Restricted free-agent winger has teased of potential with a game that’s still growingName: Josh LeivoAge: 26.Position: Left wing/Right wing.Career stats: GP: 133, G: 24, A: 22, Points: 46, PIM 52.Contract status: Restricted free agent with arbitration rights on expiring one-year extension from Toronto that carries a salary cap hit of US $925,000.How 2018-19 went: Encouraging, but there should have been more consistency and productivity. He skates well enough, has a booming shot and battled with a solid 6-foot-2, 193 pound frame.However, in a transitional season split between Toronto and Vancouver, his combined grit-quotient stats showed he ranked fourth among Canucks forwards in takeaways, fifth in giveaways and ninth in hits and blocked shots. Then again, his Corsi-for puck-control percentage was 54.4 and led all forwards who played at least 30 games.Expendable when the Maple Leafs signed holdout William Nylander on Dec. 1 to beat the RFA signing deadline, Leivo was acquired for minor-league forward Michael Carcone. He scored in his Canucks debut on Dec. 4 and would finish with 18 points (10-8) in 49 games after six points (4-2) in 27 games with Toronto.Three goals in his first six games in an early look with Elias Pettersson and Brock Boeser was an indication of potential. And so was his ability to play the right side when Nikolay Goldobin, Sven Baertschi, Loui Eriksson, Antoine Roussel, Ryan Spooner and even Tim Schaller were given left-side looks on the top two lines before Tanner Pearson arrived at the trade deadline.
Josh Leivo of the Vancouver Canucks celebrates with teammate Elias Pettersson after scoring a goal against the Calgary Flames on Feb. 9 at Rogers Arena.
Rich Lam /
Getty Images Files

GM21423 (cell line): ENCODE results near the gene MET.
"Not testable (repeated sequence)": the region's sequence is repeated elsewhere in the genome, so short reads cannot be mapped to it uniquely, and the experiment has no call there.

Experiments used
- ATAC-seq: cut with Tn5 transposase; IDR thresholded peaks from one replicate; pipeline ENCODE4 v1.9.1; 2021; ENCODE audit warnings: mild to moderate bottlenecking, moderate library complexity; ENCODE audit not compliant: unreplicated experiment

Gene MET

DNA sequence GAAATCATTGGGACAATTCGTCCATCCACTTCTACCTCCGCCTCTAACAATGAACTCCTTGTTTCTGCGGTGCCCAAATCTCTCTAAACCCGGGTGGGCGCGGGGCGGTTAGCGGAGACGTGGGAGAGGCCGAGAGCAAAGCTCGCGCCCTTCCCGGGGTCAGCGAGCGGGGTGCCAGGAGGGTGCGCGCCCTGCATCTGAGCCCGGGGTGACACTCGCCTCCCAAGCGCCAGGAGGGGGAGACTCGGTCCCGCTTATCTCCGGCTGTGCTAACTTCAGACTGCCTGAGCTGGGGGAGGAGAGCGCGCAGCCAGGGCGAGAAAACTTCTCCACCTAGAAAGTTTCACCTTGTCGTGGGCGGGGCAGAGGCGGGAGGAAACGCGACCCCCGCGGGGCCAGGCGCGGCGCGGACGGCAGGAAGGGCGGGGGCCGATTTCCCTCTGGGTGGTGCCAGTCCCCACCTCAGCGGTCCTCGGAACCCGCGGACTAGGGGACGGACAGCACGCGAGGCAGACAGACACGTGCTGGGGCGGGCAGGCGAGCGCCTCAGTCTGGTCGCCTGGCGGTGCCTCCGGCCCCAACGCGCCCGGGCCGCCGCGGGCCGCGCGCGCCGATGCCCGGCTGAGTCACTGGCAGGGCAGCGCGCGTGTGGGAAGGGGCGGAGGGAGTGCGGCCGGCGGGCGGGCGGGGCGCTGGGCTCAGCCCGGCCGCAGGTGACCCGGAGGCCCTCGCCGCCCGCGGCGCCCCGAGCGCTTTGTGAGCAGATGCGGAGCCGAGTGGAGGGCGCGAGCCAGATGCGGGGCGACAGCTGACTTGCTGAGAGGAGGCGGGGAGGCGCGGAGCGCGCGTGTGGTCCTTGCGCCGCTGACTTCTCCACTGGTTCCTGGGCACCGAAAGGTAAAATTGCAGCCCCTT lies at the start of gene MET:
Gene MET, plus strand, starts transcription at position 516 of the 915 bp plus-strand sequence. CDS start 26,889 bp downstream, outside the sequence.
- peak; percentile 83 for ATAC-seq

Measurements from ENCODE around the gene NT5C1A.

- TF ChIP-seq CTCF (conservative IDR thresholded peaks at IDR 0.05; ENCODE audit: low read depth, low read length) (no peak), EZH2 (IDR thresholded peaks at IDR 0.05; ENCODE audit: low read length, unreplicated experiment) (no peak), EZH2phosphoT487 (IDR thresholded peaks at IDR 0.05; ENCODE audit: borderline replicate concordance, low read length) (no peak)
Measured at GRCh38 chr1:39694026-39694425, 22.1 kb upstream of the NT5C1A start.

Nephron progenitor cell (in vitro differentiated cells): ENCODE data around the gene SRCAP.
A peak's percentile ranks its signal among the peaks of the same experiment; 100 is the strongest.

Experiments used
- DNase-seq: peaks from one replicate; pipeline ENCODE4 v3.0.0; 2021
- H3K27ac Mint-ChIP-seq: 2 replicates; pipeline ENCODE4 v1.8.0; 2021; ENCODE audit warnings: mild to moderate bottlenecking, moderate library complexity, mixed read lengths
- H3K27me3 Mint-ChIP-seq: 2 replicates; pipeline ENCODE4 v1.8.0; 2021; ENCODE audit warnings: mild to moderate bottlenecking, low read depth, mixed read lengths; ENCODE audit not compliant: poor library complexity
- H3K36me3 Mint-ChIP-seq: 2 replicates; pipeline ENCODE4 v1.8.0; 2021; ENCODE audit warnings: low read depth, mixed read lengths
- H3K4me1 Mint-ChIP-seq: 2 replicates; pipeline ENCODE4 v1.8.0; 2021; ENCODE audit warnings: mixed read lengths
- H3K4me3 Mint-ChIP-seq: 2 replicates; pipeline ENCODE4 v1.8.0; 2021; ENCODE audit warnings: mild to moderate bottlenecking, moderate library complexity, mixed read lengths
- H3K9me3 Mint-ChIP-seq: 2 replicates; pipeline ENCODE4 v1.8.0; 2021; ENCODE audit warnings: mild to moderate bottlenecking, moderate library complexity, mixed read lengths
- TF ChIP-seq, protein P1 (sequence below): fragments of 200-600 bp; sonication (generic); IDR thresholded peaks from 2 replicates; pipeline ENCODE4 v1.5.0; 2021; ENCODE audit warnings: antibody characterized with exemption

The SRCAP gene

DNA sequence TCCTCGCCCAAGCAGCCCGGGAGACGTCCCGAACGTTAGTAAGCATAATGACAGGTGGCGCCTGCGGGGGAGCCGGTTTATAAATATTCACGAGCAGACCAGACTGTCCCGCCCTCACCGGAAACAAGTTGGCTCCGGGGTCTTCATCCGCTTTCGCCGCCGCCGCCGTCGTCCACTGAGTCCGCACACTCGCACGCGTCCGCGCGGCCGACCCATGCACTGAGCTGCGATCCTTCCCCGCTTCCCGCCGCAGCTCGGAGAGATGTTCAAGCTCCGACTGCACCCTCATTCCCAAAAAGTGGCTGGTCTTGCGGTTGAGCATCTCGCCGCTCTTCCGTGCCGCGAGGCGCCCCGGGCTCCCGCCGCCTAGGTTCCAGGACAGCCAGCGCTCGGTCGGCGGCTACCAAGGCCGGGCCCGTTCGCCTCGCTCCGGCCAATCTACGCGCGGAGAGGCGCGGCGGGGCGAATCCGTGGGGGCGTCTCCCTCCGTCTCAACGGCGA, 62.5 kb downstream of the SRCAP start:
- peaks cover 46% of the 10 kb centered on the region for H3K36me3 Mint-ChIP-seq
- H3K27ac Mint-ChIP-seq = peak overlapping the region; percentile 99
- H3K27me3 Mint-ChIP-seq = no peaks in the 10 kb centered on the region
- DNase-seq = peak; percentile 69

Still, Leivo had but one goal in the final 14 regular-season games and finished with a paltry 8.8 per cent shooting percentage.The Canucks have to hope that 14 goals are an indication of at least 20-plus potential to help prop up a 26th-ranked offence (2.67 goals per game) and 22nd-rated power play (17.1 per cent) that should be better next season. It showed signs of life in final month of the season and over the last 13 games, it was 11-for-35 for 31.4 per cent efficiency, including going four-for-five the last two games.Defensive diligence always ranks high and Leivo got that tough tutelage from Mike Babcock in Toronto and here with Travis Green. Be good without the puck and you’re a good roster player. If you’re lax, you’ll be stapled to the bench.“You learn that you don’t want to make mistakes because you’re in and out of the lineup and in my situation in Toronto, I was always out,” said Leivo, a third-round 2011 draft pick by the Leafs. “I had to take care of the defensive part and trust that my skill and offensive abilities would just come. When I came here I could bring that defensive side and make that first impression look good. And my defensive game is getting stronger.“My shot was always there but the skating wasn’t and I’ve ben working on that the last five years. The hands have kind of been there and the hockey sense has always been there, so it’s just the love of the game and trying to figure it out.”UNDER THE MICROSCOPEIt has been over seven weeks since the Vancouver Canucks began their summer holidays, nine points shy of a wild-card berth into the NHL playoffs. Today we continue our microscopic examination of the team’s roster:Coming Tuesday: Tanner PearsonTyler MotteOlli JuoleviMarkus GranlundLuke SchennSven BaertschiBrandon SutterTravis GreenAlex BiegaJake VirtanenQuinn HughesNikolay GoldobinJim BenningChris TanevAlex EdlerTroy StecherBen HuttonLeivo put up credible numbers over a three-season period in junior and the minors with 32-, 29- and 23-goal seasons with the OHL Sudbury Wolves, Kitchener Rangers and AHL Toronto Marlies, respectively. But in six seasons in the Maple Leafs organization, he also learned that Randy Carlyle preferred to play veterans.Horvat thinks his former OHL nemesis has an upside.“His talents weren’t appreciated in Toronto as they should have been,” he said. “He proved to a lot of people and to himself that he can be a good player in this league.”How the future looks: Opportunity should be the incentive. A lot will depend on general manager Jim Benning’s pledge to acquire help at wing — especially for Horvat. And if Pearson’s late-season push on the left side keeps him aligned with the future captain, and Baertschi and Goldobin find some real traction, then there will be what every coach wants with competition and depth in the top six.Leivo did get looks on the right side with Horvat and that versatility, especially when Baertschi an Goldobin got their chances with Pettersson and Boeser, speaks to additional value that Green covets.“It will be up to him to see where he can play and how long and how many minutes,” said the coach. “The big thing with him is to make sure he’s on every game and every shift, which is nothing more than we ask of any of our players.”Greatest strengths: Smarts. Size. Good hands. Skates well.Greatest weakness: Consistency and selling out on every shift are challenges for forwards deemed top-six material. Showed flashes of being that guy and needs to do it better and more often.Is he trade bait: No. The Canucks are banking on opportunity being the catalyst to get his game to another level.The big question: If Pearson, Baertschi and Goldobin deliver early and there’s a new winger TBA, where does Leivo slot firstname.lastname@example.org/benkuzma CLICK HERE to report a typo. Is there more to this story? We’d like to hear from you about this or any other stories you think we should know about. Email email@example.com.